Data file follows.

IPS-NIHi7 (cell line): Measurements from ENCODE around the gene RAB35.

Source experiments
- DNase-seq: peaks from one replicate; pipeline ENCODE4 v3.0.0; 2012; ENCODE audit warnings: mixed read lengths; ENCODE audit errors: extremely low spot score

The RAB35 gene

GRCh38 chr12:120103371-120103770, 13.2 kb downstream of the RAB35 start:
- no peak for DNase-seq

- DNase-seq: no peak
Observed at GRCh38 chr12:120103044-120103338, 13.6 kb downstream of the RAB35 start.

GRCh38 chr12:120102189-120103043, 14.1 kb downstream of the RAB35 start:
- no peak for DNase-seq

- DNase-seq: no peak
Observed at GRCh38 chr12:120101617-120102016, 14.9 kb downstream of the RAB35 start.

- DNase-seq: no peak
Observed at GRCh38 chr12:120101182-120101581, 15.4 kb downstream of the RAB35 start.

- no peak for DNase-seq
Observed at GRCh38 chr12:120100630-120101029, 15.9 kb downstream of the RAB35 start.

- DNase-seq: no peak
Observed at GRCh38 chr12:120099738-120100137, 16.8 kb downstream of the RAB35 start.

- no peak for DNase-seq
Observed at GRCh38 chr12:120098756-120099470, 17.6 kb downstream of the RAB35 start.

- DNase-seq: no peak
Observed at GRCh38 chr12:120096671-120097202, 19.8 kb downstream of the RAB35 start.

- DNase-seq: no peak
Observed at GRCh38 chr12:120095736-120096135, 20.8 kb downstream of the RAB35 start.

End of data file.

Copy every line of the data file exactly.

IPS-NIHi7 (cell line): Measurements from ENCODE around the gene RAB35.

Source experiments
- DNase-seq: peaks from one replicate; pipeline ENCODE4 v3.0.0; 2012; ENCODE audit warnings: mixed read lengths; ENCODE audit errors: extremely low spot score

The RAB35 gene

GRCh38 chr12:120103371-120103770, 13.2 kb downstream of the RAB35 start:
- no peak for DNase-seq

- DNase-seq: no peak
Observed at GRCh38 chr12:120103044-120103338, 13.6 kb downstream of the RAB35 start.

GRCh38 chr12:120102189-120103043, 14.1 kb downstream of the RAB35 start:
- no peak for DNase-seq

- DNase-seq: no peak
Observed at GRCh38 chr12:120101617-120102016, 14.9 kb downstream of the RAB35 start.

- DNase-seq: no peak
Observed at GRCh38 chr12:120101182-120101581, 15.4 kb downstream of the RAB35 start.

- no peak for DNase-seq
Observed at GRCh38 chr12:120100630-120101029, 15.9 kb downstream of the RAB35 start.

- DNase-seq: no peak
Observed at GRCh38 chr12:120099738-120100137, 16.8 kb downstream of the RAB35 start.

- no peak for DNase-seq
Observed at GRCh38 chr12:120098756-120099470, 17.6 kb downstream of the RAB35 start.

- DNase-seq: no peak
Observed at GRCh38 chr12:120096671-120097202, 19.8 kb downstream of the RAB35 start.

- DNase-seq: no peak
Observed at GRCh38 chr12:120095736-120096135, 20.8 kb downstream of the RAB35 start.